The Art of Leadership was written based on the works of the Chinese classics that include the school of naturalism of Laozi (about 570 BC), Liezi (about 4th century BC), Zhuangzi (369-286 BC) and Huai Nanzi (about 2nd century BC), the school of humanism of Confucius (551-479 BC) and Mencius (372-289BC), the school of legalism of Xunzi (313-238 BC) and Han Feizi (280-233 BC), and finally the school...
Paperback: 248 pages
Publisher: 978-981-11-5802-5 (January 5, 2018)
Product Dimensions: 5.5 x 0.6 x 8.5 inches
Amazon Rank: 1803382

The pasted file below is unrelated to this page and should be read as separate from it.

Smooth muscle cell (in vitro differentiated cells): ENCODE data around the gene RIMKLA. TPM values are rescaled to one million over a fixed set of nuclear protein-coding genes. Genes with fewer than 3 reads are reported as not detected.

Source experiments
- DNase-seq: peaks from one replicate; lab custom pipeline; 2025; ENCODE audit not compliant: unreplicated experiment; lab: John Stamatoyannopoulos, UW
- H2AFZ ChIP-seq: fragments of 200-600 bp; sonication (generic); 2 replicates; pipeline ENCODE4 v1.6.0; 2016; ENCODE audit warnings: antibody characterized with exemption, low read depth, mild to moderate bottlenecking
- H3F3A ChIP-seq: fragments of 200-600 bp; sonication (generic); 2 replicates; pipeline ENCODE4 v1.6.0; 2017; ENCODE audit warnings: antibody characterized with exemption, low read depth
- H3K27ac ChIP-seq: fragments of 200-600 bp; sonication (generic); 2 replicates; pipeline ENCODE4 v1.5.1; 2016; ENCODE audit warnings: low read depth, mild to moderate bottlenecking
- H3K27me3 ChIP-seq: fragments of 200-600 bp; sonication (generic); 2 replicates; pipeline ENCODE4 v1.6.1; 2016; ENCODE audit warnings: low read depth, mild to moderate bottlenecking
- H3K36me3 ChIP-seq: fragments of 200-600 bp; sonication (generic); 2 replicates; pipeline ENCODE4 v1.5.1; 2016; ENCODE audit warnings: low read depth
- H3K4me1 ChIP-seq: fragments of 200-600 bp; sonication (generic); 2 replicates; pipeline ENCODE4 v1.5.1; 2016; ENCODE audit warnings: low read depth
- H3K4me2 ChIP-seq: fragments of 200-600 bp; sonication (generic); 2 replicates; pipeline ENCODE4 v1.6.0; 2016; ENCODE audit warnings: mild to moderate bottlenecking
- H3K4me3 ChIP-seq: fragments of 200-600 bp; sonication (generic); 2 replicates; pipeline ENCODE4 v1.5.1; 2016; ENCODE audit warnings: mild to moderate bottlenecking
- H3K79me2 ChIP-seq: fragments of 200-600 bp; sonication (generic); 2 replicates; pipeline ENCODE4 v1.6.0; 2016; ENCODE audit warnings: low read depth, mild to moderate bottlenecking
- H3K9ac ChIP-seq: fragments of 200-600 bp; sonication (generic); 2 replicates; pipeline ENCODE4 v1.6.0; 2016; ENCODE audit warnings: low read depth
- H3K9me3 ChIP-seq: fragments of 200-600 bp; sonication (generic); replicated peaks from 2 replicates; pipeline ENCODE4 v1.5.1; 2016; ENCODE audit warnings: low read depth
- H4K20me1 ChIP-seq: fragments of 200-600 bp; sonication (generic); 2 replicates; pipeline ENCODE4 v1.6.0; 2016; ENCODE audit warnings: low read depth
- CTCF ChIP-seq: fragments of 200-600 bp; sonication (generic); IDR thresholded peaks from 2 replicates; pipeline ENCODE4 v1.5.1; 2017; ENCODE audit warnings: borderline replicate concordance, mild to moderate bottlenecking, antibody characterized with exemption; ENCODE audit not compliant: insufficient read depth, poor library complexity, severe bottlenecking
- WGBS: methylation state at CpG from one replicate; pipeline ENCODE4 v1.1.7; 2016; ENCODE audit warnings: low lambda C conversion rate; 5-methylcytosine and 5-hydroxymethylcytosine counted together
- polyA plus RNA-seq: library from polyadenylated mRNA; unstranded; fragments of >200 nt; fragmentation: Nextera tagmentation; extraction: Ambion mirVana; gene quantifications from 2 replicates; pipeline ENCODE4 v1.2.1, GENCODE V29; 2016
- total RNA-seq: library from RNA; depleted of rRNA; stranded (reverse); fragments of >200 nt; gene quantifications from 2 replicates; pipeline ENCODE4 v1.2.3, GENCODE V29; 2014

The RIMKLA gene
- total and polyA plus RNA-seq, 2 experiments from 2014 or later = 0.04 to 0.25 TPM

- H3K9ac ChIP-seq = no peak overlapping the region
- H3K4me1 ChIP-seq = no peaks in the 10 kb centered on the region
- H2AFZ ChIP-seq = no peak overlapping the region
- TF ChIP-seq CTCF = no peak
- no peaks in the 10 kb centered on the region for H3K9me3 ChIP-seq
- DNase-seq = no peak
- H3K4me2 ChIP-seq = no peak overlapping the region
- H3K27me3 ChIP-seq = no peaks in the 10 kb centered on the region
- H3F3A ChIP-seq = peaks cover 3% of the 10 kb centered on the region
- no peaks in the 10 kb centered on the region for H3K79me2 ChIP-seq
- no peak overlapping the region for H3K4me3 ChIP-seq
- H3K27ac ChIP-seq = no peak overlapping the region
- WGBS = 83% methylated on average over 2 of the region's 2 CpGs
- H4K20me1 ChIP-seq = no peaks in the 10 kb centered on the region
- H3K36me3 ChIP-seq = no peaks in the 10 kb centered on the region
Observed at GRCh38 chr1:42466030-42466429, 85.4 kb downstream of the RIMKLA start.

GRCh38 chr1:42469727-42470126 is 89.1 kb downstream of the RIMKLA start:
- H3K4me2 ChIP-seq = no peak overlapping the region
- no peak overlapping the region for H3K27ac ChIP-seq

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rianism of Mozi (479-381 BC). In addition, two strategic thinkers of the Chinese classics Sunzi (between 5th and 6th century BC) and Sun Bin (between 3rd and 4th century BC) were also included. A 3-level leadership model was proposed for the different levels of management. The study of leadership is both an art and a science. As the Chinese saying goes, “You can drag a cow to a river but you cannot make the cow voluntarily drink the river water.” In the study of leadership, ‘to drag a cow to the river’ can be considered a science – that is by putting a rope around the neck of a cow and physically dragging the cow to the river. However, ‘to make a cow voluntarily drink the river water’, is an art. Similarly, a leader can undergo different leadership development programs to hone his leadership skills (a scientific approach). “Leadership is not about just changing one’s own destiny; it is about changing the destiny of others.” On the other hand, to be wise is an art. It is through the acquisition of knowledge, particularly wisdom-related knowledge and continuous reflection on personal experience, that one can become wiser. Towards that, we can draw lessons from the wise sayings of the ancient Chinese philosophers. In defining leadership, Xunzi said, “The lord is the boat; his subjects the water. It is the water that sustains the boat, and it is the water that capsizes the boat.” (Book 9.4 of Xunzi, Knoblock, 1999) The Art of Ruler-ship begins a review of the Chinese 4,000 years of history (from Xia Dynasty to Qing Dynasty), there were more than 400 emperors. Although it is overly ambitious to condense 4,000 years of Chinese history into the study of a few rulers, the review hopes to contribute in one way or another to the study of current social psychology and modern leadership. The rulers under review in this book include: Yao, Shun and Yu; Emperor Qin Shi Huang: Emperor Of Gao Zu of Liu Bang; Emperor Wu Di of the Western Han Dynasty, Liu Che; Emperor Wu Di of Wei, Cao Cao; Emperor Li ShiMin of the Tang Dynasty; Emperor Cheng Zu of the Ming Dynasty, Zhu Di and Emperor Kangxi of the Qing Dynasty.